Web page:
It is sometimes inconvenient just to have to play basketball. If the Knicks, Suns, or Cavs were allowed to forfeit the rest of the season without losing revenue or face, they’d likely accept that invitation. The Wizards typically look more interested in fighting each other than whoever they’re supposed to be competing against. The Warriors show up fully engaged about twice per month. It’s mid-February, and hooping for a living is fantastic work if you can find it, but the NBA calendar is long and there comes a point in the season where you more or less know where you’re headed and wish you would just arrive there already. Everybody’s a little bored and groggy by mid-February, and some squads are outright depressed.

The Lakers and Pelicans are currently vying for the number one spot on that depression index, having failed to consummate an Anthony Davis trade that might not have left both franchises satisfied but would have at least eased their squad-wide emotional dyspepsia. The Pels are having a tiff with Anthony Davis and his agent Rich Paul, who are refusing to go along with the Davis Has A Sore Finger Or Whatever diagnosis designed to keep The Brow away from the team for the rest of the year. It’s not totally clear why Davis and Paul want this, other than that it’s the opposite of what Dell Demps and company want, because it must be about as miserable for Davis to play in front of fans who know he wants out of New Orleans as it is for the Pels to field a player who’s almost definitely leaving in the summer. 

The All-NBA big man put up a stat line worthy of fellow number one overall pick Anthony Bennett on Tuesday night—1-for-9 with six boards—in a 30-point home loss to the Orlando Magic. Then, even worse, he picked up a shoulder injury on Thursday and left the arena early. This whole situation is trending toward total untenability. Davis and the Pels may be upset with each other, but they probably need to sit down over the All-Star break and figure out if they want to do this the hard way or the extremely miserable way. 

On the other side of the A.D. non-trade, everybody on the Lakers except LeBron James knows they’re expendable, and they’re playing like it. The Pacers are not a squad you want to face if your energy is at a low ebb, and they shellacked the dazed Angelenos by 42 points two days before the trade deadline while their fans chanted “LeBron’s gonna trade you!” at Brandon Ingram. Then, after the Lakers appeared to get their stuff together with a narrow upset over the Celtics, they dropped a lethargic game against the Hawks —the exact kind of tilt they need to win if they want to make the playoffs in the ultra-competitive Western Conference.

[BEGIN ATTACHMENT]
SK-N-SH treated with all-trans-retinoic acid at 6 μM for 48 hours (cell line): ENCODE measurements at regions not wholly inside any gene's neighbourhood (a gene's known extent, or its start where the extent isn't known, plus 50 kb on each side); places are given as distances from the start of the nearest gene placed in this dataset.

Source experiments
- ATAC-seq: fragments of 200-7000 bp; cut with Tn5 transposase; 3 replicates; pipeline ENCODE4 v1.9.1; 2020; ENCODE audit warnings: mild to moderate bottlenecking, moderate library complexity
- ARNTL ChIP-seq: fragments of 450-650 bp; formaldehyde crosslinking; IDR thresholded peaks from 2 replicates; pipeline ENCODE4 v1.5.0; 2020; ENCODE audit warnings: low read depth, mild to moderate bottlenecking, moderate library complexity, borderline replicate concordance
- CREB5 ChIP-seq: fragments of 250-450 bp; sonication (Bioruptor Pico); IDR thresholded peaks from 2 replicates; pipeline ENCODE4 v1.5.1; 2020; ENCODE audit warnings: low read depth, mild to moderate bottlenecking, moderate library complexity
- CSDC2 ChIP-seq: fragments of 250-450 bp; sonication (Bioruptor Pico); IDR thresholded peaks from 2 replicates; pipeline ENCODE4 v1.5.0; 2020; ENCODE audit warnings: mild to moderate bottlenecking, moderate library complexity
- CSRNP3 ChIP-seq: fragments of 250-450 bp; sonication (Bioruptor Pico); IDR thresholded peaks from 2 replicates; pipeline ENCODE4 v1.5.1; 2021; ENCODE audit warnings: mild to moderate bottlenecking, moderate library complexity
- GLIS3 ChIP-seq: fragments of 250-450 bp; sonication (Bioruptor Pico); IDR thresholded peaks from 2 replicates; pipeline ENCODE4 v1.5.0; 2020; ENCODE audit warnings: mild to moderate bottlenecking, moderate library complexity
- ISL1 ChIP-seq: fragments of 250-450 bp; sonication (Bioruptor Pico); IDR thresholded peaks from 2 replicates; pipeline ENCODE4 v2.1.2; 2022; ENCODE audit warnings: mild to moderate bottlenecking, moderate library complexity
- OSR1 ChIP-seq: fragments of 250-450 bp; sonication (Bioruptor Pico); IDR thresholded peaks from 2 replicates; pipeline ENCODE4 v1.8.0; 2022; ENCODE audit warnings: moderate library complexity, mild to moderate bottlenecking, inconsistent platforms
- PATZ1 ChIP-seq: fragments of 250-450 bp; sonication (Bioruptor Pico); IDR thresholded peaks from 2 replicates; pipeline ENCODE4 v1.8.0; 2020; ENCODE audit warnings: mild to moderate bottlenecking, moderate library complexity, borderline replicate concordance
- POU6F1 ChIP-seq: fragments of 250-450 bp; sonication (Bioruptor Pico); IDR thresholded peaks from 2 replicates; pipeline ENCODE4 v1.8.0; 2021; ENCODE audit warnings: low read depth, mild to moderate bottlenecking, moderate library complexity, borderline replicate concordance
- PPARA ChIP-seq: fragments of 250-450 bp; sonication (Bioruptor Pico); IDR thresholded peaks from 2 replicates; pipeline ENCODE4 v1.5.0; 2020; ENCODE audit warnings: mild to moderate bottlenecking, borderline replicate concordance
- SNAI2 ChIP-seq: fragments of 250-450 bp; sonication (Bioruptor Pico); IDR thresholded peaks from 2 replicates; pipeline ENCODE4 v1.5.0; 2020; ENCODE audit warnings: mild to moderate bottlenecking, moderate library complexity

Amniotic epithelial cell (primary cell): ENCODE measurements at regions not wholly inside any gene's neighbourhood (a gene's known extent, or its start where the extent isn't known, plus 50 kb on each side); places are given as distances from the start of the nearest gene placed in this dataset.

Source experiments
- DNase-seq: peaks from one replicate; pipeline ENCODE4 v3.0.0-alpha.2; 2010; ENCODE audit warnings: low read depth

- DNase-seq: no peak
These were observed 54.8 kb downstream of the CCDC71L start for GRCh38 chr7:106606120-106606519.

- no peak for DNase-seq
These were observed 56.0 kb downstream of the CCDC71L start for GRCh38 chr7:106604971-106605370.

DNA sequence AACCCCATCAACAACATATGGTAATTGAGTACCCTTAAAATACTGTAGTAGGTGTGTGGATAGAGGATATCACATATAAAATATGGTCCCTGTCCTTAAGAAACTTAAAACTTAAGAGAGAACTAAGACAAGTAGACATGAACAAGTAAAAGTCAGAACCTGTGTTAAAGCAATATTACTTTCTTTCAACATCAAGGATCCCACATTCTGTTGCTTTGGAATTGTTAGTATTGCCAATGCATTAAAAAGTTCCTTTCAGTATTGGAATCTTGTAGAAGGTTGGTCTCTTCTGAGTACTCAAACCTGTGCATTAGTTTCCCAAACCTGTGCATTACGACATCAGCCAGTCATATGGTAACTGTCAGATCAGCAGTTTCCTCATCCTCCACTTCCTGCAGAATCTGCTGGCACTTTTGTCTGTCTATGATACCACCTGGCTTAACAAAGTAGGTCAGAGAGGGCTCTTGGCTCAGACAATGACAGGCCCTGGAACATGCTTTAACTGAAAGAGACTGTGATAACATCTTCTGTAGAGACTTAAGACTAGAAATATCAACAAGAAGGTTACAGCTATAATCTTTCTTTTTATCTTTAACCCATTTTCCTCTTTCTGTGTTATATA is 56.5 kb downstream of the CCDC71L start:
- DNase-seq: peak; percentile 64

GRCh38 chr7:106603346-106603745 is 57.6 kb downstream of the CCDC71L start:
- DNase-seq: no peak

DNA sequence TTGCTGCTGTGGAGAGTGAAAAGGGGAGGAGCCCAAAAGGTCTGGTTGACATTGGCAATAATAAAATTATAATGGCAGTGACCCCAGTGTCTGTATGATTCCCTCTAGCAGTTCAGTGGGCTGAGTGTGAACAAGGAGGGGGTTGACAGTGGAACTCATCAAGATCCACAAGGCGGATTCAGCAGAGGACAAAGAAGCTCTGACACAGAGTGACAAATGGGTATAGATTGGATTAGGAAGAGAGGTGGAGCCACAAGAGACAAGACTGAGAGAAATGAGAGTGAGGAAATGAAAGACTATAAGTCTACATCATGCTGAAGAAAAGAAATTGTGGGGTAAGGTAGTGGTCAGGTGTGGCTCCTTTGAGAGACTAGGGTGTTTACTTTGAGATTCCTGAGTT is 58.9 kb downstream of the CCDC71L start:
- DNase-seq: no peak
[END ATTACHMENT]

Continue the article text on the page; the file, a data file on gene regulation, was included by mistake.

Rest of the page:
There is perhaps not the white-hot antipathy among management and Ingram, Lonzo Ball, Kyle Kuzma, et al. that exists in New Orleans because the players aren’t marooned on a franchise they no longer want to play for, but it’s obviously not an easy task to try your hardest for a club that’s openly unenthused about keeping you around. Kuzma says he and his (possibly temporary) teammates need to focus on “having fun,” which doesn’t seem likely or even possible. If the Lakers find their way into the postseason, it seems it’s going to be in the Cavaliers-esque fashion of performing well and depending on LeBron while looking as down in the dumps as any lottery-dweller. 

Every player in the league knows his roster spot isn’t guaranteed, and every franchise with a star knows they need to build something around him if they want to keep him in town. That’s fine as far as it goes, but there is a stronger than usual, league-wide restlessness this season. Maybe it’s the Warriors’ dominance; maybe it’s just a dumb confluence of fortunes, but it feels like every other franchise is displeased with their direction and every other star wants to play somewhere else. Davis wants to leave. LeBron wants Davis. Kyrie Irving doesn’t know what he wants. Kevin Durant appears only half-present. Kristaps Porzingis either forced his way out of New York or got pushed out and buried in the local papers. Jimmy Butler got traded midseason and is still for whatever reason seething with lunatic rage. 2019 is a time of great flux in the NBA, and there’s not a little aggravation to go with it.

For the time being, everybody’s staying where they are, and they’re obligated to make their suboptimal arrangements work. There aren’t any moves to be made, and there are nothing but games between now and what’s fixing to be a wild summer. The prospect of a furiously overactive offseason is exciting, in its way, but it’s also a bummer that what’s essentially boardroom intrigue should so thoroughly overshadow and infect on-court action. The business of the NBA, it seems more and more every year, is business rather than basketball, and the second thing—the reason we’re all here in the first place—is suffering for it.

The Pelicans have 23 games left on the schedule. The Lakers have 25. Grouchy, disorganized, or just plain unwilling, they’ve got to play them. Toward what end is anyone’s guess.